News & Analysis as of

Governor Reinforces Mixed Motive Win For Employers In FEHA Cases

Earlier this year, in Harris v. City of Santa Monica, the California Supreme Court gave employers an unexpected win when it approved of the “mixed motive” theory of proof. As a result, in discrimination cases under the Fair...more

California Legislature Deliberating Changes to Remedies in Mixed Motive Cases

This past February, the California Supreme Court addressed the viability of a mixed-motive defense to employment discrimination claims brought under the Fair Employment and Housing Act (FEHA) in the Harris v. City of Santa...more

A New Heightened Standard For Title VII Retaliation Claims

On June 24, 2013, the Supreme Court of the United States held that Title VII retaliation claims require a plaintiff to prove the more stringent “but for” causation standard, rather than the lesser “motivating factor”...more

A Summary of the U.S. Supreme Court Decisions This Week Which Will Affect Employers

Windsor v. United States - Issue: Can the federal government define marriage? Holding: No. Loser: The federal Defense of Marriage Act (DOMA), which was passed in 1996 and signed by President Clinton, was...more

Supreme Court Issues Two Employer-Friendly Title VII Decisions

The U.S. Supreme Court yesterday issued two Title VII decisions favorable to employers. One case examined the definition of a supervisor under the anti-discrimination laws, and the other dealt with an employee’s burden of...more

Attorney Fees Not Available In Mixed Motive Retaliation Claims Under Title VII, Seventh Circuit Rules

Under Title VII, in “mixed motive” discrimination cases (i.e., discrimination motivated in part, but not entirely, by an impermissible factor), an employer may limit Plaintiff’s recovery where it can show that it would have...more

Fifth Circuit: No Fee Shifting For Title VII Mixed-Motive Retaliation Claims

On April 3, 2013, the Fifth Circuit affirmed a ruling from the U.S. District Court for the Northern District of Texas that a plaintiff was not entitled to attorney’s fees and costs under Title VII (42 U.S.C. § 2000 e-5(g))...more

California Supreme Court Revises Jury Instructions And Trial Procedures In Discrimination Cases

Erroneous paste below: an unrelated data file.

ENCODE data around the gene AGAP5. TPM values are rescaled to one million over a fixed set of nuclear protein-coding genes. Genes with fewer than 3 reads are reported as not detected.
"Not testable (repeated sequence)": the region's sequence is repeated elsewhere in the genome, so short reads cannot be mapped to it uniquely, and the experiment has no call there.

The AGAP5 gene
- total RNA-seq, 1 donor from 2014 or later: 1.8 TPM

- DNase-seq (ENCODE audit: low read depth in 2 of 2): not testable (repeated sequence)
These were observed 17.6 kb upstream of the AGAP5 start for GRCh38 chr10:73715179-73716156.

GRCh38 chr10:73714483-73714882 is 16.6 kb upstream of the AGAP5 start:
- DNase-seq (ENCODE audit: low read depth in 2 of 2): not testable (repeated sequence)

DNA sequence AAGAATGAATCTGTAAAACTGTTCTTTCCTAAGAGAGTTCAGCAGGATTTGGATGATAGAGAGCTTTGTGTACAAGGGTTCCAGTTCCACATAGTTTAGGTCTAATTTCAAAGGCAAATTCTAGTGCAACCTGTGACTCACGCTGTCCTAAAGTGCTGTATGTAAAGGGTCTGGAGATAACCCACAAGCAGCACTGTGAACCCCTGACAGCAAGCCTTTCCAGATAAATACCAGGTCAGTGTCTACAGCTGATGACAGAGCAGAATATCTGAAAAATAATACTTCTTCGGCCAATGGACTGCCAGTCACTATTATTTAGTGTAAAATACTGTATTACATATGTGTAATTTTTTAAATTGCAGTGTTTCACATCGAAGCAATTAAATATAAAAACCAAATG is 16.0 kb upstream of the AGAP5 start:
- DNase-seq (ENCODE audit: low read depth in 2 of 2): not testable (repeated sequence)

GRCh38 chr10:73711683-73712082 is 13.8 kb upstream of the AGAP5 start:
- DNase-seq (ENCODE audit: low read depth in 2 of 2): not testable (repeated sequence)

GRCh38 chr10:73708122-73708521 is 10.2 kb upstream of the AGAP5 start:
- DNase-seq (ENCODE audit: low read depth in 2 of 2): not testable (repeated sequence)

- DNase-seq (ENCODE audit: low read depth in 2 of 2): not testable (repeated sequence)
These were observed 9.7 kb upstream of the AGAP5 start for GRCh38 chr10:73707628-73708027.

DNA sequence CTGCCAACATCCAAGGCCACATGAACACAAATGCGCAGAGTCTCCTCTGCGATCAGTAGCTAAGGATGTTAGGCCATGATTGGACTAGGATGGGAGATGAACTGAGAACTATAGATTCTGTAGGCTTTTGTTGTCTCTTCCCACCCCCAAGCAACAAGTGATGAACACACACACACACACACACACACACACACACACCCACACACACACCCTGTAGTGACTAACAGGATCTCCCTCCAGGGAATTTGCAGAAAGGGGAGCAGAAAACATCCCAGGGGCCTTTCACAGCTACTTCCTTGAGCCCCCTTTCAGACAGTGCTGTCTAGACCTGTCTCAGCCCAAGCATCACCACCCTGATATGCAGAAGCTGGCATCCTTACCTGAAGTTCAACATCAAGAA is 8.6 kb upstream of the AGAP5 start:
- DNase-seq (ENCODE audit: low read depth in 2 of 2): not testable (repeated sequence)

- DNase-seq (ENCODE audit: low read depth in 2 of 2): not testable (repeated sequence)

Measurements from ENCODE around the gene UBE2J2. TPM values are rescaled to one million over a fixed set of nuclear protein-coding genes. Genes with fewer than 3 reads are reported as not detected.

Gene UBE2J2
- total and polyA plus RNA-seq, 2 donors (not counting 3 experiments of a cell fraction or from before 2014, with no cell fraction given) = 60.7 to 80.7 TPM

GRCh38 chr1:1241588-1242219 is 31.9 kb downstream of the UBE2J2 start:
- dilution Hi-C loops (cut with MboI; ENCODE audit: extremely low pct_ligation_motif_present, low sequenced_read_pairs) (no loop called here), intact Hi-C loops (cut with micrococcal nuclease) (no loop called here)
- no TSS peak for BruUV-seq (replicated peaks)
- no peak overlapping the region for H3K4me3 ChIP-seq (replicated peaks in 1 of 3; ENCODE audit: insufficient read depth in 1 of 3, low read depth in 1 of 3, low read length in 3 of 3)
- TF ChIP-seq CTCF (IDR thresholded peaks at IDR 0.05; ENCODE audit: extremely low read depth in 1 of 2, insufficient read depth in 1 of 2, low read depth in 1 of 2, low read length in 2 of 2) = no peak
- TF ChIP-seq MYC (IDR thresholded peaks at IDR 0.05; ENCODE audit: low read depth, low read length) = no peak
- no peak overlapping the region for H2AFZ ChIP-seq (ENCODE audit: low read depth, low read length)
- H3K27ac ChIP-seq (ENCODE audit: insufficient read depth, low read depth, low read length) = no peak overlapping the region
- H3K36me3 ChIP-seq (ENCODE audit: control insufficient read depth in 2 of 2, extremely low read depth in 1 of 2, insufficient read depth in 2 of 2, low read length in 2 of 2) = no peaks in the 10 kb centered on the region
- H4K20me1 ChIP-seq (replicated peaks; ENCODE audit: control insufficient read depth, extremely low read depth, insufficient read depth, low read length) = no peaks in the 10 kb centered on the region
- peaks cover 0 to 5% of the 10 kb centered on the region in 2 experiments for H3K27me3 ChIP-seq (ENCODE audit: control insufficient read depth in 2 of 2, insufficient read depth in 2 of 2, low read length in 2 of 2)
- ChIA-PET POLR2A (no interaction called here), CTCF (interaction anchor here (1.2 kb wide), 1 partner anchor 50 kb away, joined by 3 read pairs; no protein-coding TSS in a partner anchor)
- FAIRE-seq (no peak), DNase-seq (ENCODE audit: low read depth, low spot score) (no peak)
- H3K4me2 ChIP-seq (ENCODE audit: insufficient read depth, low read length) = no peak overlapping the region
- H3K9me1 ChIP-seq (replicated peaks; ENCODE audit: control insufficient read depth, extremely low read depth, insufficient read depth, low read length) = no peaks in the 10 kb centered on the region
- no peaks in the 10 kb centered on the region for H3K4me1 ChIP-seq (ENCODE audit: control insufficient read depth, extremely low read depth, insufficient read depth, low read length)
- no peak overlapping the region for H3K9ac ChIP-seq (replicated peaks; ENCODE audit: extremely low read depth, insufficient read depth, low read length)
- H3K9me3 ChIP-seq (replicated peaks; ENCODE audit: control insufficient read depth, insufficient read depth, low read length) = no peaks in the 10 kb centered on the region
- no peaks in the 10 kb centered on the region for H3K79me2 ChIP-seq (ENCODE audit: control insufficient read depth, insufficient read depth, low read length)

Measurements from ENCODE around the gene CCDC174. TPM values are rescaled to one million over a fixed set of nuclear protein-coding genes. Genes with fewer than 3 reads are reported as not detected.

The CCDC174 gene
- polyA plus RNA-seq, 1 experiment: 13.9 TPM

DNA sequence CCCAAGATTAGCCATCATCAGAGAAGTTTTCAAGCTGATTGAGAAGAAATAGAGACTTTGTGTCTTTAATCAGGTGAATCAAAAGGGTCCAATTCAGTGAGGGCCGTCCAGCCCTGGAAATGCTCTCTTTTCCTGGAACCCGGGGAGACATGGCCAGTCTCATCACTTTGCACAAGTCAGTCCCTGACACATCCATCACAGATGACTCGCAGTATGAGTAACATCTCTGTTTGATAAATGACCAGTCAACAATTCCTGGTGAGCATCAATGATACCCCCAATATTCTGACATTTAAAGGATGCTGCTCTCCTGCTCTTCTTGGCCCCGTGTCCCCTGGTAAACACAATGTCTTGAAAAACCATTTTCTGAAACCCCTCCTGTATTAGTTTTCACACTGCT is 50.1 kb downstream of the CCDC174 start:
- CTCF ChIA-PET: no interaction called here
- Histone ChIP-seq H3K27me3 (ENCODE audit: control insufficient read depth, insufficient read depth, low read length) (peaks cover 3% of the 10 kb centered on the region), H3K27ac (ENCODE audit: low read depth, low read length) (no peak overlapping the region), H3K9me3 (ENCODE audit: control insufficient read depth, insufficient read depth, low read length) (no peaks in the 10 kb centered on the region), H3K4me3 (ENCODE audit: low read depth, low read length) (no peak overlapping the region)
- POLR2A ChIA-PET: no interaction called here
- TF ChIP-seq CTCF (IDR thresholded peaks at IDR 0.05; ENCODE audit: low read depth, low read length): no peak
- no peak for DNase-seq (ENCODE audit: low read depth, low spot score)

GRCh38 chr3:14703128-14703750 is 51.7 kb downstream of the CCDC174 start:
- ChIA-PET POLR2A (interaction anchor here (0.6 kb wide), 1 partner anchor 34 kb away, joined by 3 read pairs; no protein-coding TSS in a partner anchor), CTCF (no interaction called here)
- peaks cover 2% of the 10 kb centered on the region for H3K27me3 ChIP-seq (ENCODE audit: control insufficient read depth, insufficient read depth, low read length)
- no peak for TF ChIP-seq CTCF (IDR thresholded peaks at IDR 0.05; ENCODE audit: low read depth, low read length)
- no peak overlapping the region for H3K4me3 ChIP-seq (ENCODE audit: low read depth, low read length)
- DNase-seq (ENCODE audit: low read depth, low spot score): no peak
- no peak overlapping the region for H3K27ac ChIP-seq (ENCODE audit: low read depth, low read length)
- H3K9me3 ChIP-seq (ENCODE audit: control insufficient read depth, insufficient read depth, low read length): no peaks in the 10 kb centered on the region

Wynona Harris alleged her employment was terminated by the City of Santa Monica because of her pregnancy in violation of the California Fair Employment and Housing Act. The city claimed Harris had been fired for poor job...more

The California Supreme Court Provides Mixed Result in Mixed Motive Terminations

In Harris v. City of Santa Monica, (2013) 56 Cal.4th 203, the California Supreme Court provided long-awaited clarification of the standards that apply when an employer terminates an employee for “mixed motives”—that is, when...more

California Supreme Court Rules "Mixed Motive" Is a Mixed Bag for Employers

The California Supreme Court recently clarified the defenses available to employers defending against claims of discrimination. In Harris v. City of Santa Monica, No. BC341469 (Cal. Feb. 7, 2013), the court ruled that, if a...more

Employment Flash - February 2013

In This Issue: - Ohio Supreme Court Reverses Decision on Surviving Merger Entity’s Ability to Enforce Noncompetition Agreements - “Sweet” Decision for California Employers: Court Approves Time Rounding in Case...more

California Supreme Court Issues Mixed Decision in Mixed-Motive FEHA Employment Discrimination Case

The California Supreme Court's recent decision in a closely watched Fair Employment and Housing Act (FEHA) case should be of interest to employers around the country, even though — or perhaps because — it does not provide an...more

California Supreme Court Eliminates Damages in FEHA Discrimination Cases Where Employer Proves Mixed Motive Defense